Videocard D3D Support... 107 replies

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The Typer

Formerly justincase3

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20th June 2006

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#1 10 years ago

Hi guys,

I plan on buying this video card sometime soon. I obviously have an AGP system, and after keeping watch on the reviews I know about the driver problem related to using ATI's drivers online.

My issue here is related to a review stating that it does not support Direct3D, which troubles me since I play the Half-Life series, and plenty of other games I play from what I know run on DirectX. I really don't want to buy this card and wind up losing the ability to play half the games I own.

So what I would appreciate from you guys is a little help, as usual. I looked into a forum, a google search, and some other resources and still drew a blank. I want to know if anyone else has experienced this problem, fixed it, or if anyone can find something I never found that could help.

Thanks guys.




Metall_pingwin

Call me Pingwin

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26th May 2005

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#2 10 years ago

My god... A video card without D3D in this time and age? How strange. Is it simply a movie watching card, or what's the deal with it? As for your question, those games won't run without DirectX, which is why many games actually include the newest version of DirectX with the installation. Unless your computer is capable of DirectX without the card (i have honestly no clue how that works, might be the stupidest thing i said in ages), the games won't run.




Oblivious

I tawt I taw a puddy tat...

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#3 10 years ago

For that price, rather than the HD2600PRO ($127), I would highly recommend you go with the X1950GT instead ($130). Regardless of being a bit older and half the memory, it's still a much better/faster card.

Here's a Tom's Chart with the two cards highlighted. (GT is about 20% better)

SAPPHIRE ATI Radeon X1950GT 256MB 256-bit GDDR3 AGP 8X

It should run the half life/source engine and other games fine (great actually). Though I think your original choice would as well, I'm not sure what the review was referring to aside from the known ATI/nvidia strengths/weaknesses.




Metall_pingwin

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#4 10 years ago

So tell me because now i'm drowning in curiosity, what will the replacement for DirectX be?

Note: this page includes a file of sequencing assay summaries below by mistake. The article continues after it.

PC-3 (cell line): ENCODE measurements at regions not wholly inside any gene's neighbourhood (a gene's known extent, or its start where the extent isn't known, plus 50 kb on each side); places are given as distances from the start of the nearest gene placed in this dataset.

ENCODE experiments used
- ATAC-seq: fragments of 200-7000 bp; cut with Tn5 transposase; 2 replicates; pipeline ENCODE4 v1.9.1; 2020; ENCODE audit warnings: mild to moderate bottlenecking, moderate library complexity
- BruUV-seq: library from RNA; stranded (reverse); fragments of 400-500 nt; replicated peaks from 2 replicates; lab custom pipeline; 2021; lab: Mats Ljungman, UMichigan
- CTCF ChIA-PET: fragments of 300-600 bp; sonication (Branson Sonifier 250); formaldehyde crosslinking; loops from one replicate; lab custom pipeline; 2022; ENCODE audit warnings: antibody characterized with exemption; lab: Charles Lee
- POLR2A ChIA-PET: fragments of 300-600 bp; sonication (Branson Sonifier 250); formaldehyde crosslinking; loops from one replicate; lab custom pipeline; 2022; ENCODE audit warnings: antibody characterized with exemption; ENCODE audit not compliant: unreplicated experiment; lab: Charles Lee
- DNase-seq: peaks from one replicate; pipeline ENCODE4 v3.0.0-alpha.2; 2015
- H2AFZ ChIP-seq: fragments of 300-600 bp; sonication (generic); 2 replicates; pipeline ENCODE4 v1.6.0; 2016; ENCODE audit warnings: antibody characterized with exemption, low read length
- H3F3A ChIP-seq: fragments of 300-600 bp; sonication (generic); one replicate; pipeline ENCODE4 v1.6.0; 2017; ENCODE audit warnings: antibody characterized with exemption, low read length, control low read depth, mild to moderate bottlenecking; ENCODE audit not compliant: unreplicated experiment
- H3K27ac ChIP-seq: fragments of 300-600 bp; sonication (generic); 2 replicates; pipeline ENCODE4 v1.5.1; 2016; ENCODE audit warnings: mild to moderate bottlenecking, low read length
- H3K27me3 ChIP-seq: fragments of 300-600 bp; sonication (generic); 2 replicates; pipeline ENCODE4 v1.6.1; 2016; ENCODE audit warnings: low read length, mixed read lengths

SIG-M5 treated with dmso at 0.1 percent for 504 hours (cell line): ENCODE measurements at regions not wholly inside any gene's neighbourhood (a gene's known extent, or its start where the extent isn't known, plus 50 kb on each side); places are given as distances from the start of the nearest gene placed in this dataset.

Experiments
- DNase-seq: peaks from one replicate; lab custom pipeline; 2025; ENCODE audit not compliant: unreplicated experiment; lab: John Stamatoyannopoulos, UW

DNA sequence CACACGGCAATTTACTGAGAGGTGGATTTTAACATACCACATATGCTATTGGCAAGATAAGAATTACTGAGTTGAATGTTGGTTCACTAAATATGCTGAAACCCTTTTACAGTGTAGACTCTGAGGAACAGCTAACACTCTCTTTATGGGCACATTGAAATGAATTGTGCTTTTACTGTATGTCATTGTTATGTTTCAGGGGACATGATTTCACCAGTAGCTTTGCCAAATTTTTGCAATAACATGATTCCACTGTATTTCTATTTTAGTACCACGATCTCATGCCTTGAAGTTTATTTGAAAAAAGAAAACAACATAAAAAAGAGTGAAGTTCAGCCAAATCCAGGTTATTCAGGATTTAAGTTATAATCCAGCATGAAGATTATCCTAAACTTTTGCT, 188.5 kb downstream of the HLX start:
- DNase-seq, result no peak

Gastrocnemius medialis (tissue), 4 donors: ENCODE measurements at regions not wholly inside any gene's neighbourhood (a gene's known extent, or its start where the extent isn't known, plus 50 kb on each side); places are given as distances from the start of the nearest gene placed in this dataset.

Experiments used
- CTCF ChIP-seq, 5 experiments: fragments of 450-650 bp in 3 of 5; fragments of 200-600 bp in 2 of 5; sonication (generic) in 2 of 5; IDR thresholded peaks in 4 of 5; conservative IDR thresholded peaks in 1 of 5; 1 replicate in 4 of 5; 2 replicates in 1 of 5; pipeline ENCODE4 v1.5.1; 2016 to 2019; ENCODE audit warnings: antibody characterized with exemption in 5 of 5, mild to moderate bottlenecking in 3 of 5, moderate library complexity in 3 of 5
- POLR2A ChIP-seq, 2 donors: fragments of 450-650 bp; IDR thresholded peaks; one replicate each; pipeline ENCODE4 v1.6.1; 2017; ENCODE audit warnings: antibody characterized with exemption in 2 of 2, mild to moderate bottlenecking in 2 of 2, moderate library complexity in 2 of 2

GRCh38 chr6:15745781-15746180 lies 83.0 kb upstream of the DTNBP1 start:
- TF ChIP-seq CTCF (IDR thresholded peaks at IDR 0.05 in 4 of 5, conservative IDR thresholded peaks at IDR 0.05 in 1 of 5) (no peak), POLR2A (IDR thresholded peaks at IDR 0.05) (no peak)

EpicLoad

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4th June 2007

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#5 10 years ago

It has Direct 3D, it just sounds like the drivers won't work correctly, typical of the ATI stuff I've worked with.

And I don't think there will be a replacement for DirectX, although, I'm not exactly sure what you are talking about.




Cap'n Rommel

The Good

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7th August 2004

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#6 10 years ago

I belive there should be a 7900gt for agp somewhere..




The Typer

Formerly justincase3

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#7 10 years ago

Metall_pingwin;4056249My god... A video card without D3D in this time and age? How strange. Is it simply a movie watching card, or what's the deal with it?[/quote]

It's a gaming card, and I bet it can do all that usual movie stuff. It's not that it doesn't have D3D support, I think that would be really dumb of Visiontek, but their card isn't using it or something. That's why I'm here partially, to find out the exact problem and why, and how to solve it before I buy it.

[quote=Oblivious;4056254]For that price, rather than the HD2600PRO ($127), I would highly recommend you go with the X1950GT instead ($130). Regardless of being a bit older and half the memory, it's still a much better/faster card.

Here's a Tom's Chart with the two cards highlighted. (GT is about 20% better)

SAPPHIRE ATI Radeon X1950GT 256MB 256-bit GDDR3 AGP 8X

It should run the half life/source engine and other games fine (great actually). Though I think your original choice would as well, I'm not sure what the review was referring to aside from the known ATI/nvidia strengths/weaknesses.